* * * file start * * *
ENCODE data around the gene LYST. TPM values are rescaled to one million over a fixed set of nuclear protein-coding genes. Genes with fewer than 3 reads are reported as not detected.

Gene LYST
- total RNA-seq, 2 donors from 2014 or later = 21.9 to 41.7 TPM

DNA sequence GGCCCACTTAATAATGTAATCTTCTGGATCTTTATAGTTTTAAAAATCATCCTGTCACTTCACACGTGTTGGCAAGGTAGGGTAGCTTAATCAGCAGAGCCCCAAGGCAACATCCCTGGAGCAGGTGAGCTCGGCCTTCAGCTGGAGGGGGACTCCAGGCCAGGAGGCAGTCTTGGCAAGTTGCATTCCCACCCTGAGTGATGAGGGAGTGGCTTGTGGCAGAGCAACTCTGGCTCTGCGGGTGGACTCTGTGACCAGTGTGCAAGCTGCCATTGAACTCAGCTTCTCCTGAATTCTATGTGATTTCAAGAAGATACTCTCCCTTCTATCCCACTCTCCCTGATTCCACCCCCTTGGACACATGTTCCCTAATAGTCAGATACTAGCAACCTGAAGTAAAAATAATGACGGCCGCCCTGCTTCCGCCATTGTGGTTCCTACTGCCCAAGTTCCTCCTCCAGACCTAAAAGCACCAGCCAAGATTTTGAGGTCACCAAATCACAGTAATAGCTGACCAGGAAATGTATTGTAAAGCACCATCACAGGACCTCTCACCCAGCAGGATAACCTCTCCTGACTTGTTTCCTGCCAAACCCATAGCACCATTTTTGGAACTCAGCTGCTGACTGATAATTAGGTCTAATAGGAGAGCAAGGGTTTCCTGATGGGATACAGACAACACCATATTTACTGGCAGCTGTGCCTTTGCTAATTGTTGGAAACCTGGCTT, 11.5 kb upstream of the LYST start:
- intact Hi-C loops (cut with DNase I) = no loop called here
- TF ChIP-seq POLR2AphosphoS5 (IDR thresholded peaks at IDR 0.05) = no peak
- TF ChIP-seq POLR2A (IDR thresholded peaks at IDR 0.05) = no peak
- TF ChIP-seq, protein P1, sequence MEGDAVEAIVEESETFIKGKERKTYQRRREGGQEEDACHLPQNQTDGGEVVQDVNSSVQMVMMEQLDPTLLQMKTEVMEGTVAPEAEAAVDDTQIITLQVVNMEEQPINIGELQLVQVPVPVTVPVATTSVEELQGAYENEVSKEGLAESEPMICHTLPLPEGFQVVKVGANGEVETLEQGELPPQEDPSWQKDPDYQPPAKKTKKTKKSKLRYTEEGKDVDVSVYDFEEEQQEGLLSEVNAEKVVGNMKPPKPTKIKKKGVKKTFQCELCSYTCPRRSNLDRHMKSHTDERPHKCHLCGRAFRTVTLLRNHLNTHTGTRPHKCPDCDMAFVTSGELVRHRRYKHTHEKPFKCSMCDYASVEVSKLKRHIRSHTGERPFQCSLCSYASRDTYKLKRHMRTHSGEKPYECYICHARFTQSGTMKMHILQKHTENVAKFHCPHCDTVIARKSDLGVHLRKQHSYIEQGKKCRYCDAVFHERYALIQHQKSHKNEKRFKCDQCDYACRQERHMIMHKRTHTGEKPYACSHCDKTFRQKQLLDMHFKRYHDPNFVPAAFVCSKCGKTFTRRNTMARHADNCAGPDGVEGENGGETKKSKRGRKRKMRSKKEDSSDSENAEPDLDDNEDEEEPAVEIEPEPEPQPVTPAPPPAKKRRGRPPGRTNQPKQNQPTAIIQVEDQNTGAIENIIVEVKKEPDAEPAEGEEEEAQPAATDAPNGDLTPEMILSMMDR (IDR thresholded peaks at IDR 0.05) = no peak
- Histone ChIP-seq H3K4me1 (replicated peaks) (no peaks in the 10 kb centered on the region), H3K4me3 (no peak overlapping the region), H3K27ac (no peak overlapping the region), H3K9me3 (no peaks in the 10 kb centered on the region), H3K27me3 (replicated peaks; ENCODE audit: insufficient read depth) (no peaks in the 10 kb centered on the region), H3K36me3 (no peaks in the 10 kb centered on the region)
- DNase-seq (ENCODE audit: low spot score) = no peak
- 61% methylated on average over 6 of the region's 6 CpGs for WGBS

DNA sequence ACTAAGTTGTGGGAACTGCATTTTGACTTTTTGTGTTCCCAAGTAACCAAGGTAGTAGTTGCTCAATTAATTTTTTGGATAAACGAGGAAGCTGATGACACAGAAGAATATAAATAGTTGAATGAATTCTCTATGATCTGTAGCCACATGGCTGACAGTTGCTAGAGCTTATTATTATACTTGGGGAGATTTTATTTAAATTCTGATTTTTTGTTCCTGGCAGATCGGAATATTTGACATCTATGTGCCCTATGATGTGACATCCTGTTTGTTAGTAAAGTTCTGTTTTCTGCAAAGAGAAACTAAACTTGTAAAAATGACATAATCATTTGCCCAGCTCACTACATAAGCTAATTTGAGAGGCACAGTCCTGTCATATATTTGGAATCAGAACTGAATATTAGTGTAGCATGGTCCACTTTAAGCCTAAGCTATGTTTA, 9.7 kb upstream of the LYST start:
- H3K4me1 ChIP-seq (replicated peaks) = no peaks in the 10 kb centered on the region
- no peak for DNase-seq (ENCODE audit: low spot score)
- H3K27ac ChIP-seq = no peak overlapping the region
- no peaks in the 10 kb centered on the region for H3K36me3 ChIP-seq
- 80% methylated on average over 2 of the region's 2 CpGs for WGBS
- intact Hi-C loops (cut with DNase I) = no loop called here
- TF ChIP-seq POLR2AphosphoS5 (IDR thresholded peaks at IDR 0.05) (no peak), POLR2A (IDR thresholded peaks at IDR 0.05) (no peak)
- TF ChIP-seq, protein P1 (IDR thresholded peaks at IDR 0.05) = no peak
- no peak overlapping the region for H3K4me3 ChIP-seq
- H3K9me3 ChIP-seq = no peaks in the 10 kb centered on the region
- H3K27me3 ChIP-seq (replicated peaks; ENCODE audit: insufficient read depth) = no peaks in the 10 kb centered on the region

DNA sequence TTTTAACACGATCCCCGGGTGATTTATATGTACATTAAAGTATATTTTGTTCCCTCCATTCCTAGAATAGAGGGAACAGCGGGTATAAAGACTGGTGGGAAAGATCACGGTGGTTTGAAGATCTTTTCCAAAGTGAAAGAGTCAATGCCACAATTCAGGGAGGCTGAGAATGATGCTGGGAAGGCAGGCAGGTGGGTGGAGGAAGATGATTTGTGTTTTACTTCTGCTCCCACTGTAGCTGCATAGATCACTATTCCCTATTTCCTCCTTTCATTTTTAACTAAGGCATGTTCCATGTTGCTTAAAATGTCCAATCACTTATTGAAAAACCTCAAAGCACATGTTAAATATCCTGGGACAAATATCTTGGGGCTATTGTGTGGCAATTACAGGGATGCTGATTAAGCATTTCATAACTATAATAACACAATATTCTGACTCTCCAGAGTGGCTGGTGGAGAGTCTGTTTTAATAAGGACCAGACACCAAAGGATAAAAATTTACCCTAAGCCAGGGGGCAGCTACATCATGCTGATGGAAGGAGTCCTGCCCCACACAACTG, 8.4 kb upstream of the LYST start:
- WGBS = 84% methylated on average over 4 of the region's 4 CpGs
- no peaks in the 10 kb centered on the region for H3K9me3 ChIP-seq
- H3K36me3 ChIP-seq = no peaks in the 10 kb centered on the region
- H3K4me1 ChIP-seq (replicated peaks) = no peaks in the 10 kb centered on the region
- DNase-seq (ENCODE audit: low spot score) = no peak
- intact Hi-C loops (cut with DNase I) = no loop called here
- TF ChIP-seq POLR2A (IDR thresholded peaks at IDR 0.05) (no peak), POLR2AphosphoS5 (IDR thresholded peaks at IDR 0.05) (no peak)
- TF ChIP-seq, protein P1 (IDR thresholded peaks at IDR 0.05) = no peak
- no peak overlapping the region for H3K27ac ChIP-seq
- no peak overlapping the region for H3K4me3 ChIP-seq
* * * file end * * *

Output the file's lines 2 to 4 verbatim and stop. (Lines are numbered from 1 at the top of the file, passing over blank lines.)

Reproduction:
Gene LYST
- total RNA-seq, 2 donors from 2014 or later = 21.9 to 41.7 TPM

DNA sequence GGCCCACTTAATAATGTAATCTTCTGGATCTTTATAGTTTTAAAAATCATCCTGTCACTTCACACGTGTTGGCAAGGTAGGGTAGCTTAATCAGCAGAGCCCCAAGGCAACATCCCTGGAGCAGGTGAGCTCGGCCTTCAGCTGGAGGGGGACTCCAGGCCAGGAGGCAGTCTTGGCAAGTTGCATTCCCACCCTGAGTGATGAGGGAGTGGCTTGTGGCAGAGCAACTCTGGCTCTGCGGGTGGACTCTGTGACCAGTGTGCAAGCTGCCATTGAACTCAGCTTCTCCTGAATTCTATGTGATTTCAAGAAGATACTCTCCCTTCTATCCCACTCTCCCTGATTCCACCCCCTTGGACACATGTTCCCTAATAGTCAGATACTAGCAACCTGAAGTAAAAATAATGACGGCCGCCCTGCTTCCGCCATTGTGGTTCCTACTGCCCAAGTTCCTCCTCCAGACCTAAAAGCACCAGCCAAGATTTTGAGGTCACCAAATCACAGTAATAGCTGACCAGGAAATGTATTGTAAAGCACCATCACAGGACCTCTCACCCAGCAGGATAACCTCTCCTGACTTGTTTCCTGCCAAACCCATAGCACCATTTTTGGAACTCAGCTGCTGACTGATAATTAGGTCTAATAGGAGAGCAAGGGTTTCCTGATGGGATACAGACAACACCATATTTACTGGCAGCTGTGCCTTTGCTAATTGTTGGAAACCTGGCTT, 11.5 kb upstream of the LYST start: